— Muriel L. Hendrix
Seaweed industry moving forward
Drying a challenge for Maine seaweed farmers – but help is on the way
Peter Arnold, who is in charge of drying the seaweed he and two partners raise at Maine Fresh Sea Farms in Walpole, Maine, says he, like most seaweed farmers and wild harvesters in Maine, is using “the current state of the art method to dry their sugar kelp — the clothesline.”
It’s labor intensive – they hang up and take down about 100 pounds wet kelp a day, which produces about 10 pounds dry – and conditions have to be favorable. A humid, wet week can keep them from harvesting when the product is ready, when their customers need it.
Sarah Redmond, Maine Sea Grant Extension Associate at University of Maine’s Center for Cooperative Aquaculture (CCAR), has been using the same traditional method to dry hundreds of pounds of seaweed grown at a farm in Frenchman’s Bay where she and Shep Erhart of Maine Coast Sea Vegetables are raising sugar kelp, alaria, dulse, and laver.
While Redmond is confident that any sea vegetable grown in Maine and the Northeast will find a market, she says the availability of an efficient and cost effective drying system is an essential infrastructure needed to support growth of a seaweed industry in Maine.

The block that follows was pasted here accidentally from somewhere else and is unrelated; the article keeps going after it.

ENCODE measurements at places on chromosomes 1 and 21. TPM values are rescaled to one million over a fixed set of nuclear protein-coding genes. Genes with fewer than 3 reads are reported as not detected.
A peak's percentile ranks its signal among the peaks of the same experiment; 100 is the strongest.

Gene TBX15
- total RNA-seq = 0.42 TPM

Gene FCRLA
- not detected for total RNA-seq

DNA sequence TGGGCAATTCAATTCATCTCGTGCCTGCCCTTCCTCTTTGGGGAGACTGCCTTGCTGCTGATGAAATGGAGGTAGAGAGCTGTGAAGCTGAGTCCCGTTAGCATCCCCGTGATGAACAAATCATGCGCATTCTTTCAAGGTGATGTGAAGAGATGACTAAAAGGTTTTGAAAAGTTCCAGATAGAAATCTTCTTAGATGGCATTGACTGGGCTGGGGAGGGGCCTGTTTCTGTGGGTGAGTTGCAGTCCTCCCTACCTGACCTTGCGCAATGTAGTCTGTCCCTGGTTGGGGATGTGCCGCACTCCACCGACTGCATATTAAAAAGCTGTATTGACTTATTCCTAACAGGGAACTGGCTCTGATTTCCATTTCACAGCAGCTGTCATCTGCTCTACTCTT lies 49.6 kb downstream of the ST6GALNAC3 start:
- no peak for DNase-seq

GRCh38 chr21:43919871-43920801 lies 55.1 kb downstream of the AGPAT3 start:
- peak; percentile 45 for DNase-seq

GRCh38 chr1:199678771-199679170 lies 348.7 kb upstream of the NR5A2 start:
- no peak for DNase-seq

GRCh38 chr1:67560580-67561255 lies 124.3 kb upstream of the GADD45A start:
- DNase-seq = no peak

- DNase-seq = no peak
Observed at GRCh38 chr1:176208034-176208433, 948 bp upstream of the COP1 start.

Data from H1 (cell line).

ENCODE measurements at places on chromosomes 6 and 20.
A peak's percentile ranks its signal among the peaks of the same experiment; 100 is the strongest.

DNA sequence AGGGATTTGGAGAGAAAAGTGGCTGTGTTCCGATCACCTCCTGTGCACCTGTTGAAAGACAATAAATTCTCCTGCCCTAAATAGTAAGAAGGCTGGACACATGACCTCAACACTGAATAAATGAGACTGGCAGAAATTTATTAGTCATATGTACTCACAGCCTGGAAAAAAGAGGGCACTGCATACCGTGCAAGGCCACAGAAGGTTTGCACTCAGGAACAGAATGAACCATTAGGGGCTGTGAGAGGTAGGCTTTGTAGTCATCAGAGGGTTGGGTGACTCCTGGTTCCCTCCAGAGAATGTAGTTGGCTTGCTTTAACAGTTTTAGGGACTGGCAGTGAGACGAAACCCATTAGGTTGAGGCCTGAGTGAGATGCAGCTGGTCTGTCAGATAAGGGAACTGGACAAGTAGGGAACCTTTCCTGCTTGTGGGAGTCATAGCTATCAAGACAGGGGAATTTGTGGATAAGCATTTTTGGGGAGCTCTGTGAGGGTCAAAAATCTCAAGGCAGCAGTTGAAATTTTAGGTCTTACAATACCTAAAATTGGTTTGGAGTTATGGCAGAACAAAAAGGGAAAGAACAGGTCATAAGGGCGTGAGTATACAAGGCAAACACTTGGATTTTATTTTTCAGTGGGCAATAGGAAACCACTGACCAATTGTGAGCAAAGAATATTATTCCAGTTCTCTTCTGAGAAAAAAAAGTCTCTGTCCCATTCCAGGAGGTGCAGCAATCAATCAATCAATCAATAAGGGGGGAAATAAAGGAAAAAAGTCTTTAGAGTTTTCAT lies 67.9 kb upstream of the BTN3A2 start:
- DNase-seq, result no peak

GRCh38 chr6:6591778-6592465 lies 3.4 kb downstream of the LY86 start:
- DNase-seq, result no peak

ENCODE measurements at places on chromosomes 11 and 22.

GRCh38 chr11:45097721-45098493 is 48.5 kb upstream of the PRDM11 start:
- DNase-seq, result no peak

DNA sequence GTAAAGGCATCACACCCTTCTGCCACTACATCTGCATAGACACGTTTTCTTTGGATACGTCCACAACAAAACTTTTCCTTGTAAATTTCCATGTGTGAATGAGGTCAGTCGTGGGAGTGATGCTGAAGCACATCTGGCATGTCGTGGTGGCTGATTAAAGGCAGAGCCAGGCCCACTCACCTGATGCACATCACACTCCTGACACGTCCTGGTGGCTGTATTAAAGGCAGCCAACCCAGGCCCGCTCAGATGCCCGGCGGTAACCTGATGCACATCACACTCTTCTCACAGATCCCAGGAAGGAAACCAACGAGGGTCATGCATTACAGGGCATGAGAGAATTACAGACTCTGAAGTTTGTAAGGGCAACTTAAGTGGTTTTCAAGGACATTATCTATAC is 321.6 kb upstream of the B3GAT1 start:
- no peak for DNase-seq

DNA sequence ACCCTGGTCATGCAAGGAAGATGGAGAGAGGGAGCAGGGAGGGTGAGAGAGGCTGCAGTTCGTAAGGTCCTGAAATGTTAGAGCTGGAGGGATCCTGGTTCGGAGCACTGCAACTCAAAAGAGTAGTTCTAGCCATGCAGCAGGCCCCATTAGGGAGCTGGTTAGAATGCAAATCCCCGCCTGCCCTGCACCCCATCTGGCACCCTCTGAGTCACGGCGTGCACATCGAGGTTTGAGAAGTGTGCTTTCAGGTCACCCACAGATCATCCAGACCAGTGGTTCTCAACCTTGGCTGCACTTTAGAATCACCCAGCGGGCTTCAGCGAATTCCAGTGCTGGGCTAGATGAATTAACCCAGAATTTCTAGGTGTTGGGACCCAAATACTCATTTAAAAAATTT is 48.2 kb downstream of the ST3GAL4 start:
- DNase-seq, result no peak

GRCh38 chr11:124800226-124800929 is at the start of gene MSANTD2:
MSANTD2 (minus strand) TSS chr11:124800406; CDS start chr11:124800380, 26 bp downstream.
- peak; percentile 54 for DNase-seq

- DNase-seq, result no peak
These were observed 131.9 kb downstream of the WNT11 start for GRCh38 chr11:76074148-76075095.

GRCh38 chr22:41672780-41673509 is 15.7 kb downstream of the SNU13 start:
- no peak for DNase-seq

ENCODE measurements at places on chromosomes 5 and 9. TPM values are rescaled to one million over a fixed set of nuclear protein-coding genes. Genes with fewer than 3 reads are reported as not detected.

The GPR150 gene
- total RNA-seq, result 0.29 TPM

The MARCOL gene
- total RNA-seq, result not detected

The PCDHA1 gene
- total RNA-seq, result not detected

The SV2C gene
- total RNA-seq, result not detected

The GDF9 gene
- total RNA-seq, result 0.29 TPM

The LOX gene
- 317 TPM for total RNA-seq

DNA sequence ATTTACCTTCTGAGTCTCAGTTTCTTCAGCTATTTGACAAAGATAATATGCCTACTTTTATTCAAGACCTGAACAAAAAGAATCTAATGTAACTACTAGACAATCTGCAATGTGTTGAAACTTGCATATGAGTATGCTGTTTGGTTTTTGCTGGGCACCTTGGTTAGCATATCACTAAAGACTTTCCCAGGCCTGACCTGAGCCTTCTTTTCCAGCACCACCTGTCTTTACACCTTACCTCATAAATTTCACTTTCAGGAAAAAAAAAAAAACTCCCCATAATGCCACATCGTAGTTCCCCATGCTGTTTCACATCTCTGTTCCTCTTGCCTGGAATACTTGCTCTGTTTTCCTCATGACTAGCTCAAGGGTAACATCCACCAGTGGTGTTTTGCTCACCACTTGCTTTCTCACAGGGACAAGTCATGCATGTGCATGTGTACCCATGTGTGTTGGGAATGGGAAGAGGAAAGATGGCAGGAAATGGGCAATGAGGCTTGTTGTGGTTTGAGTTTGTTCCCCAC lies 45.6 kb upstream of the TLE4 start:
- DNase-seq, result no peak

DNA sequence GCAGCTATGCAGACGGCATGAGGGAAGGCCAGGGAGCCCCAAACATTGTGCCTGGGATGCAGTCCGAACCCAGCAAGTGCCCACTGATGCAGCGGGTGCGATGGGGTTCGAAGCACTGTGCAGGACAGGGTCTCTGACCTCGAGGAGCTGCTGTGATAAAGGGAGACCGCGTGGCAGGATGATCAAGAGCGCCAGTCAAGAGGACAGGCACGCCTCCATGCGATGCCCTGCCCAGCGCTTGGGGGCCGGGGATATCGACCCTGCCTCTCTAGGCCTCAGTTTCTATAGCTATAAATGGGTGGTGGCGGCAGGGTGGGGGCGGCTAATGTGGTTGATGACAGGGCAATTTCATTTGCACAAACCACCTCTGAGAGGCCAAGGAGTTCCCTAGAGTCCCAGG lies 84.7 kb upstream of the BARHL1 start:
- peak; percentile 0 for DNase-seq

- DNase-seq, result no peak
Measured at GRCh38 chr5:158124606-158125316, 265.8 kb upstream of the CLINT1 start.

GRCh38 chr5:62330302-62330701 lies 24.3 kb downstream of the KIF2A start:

She has been giving out seed raised at CCAR to at least seven farmers, but she says before she encourages additional people to take the leap into seaweed farming, “I need to be able to tell them that ‘you can run this much through this drying system, and it will take this long, and you can get this much money for it.’”
Help is on the way. John Belding, Director of the Advanced Manufacturing Center at University of Maine at Orono and other researchers at the university are working on designs for a drying system. Belding thinks his will be available by next spring.
The project, funded by an SBIR Phase II grant won by Maine Fresh Sea Farms, follows a Phase I grant that Belding says funded research to complete drying studies and test different moisture content in kelp for shelf life stability.
Belding’s design “will support drying the kelp with very minimal energy input other than the sun. It will utilize a modified green house design with forced ventilation. The only electricity will be for a fan to support the ventilation.”
The system will not be portable, but he aims for it to be low-cost so individual seaweed farmers and wild harvesters can afford to have it near their unloading area, saving time and transportation costs. Once complete, the design will be available to any interested people. “It’s being done on a public grant,” Belden says, “and so would be collaborative.”
Considering the increased interest in seaweed as food and for use in numerous other products, Redmond is confident that once Maine has this final piece of infrastructure available, the industry will thrive.
— Muriel L. Hendrix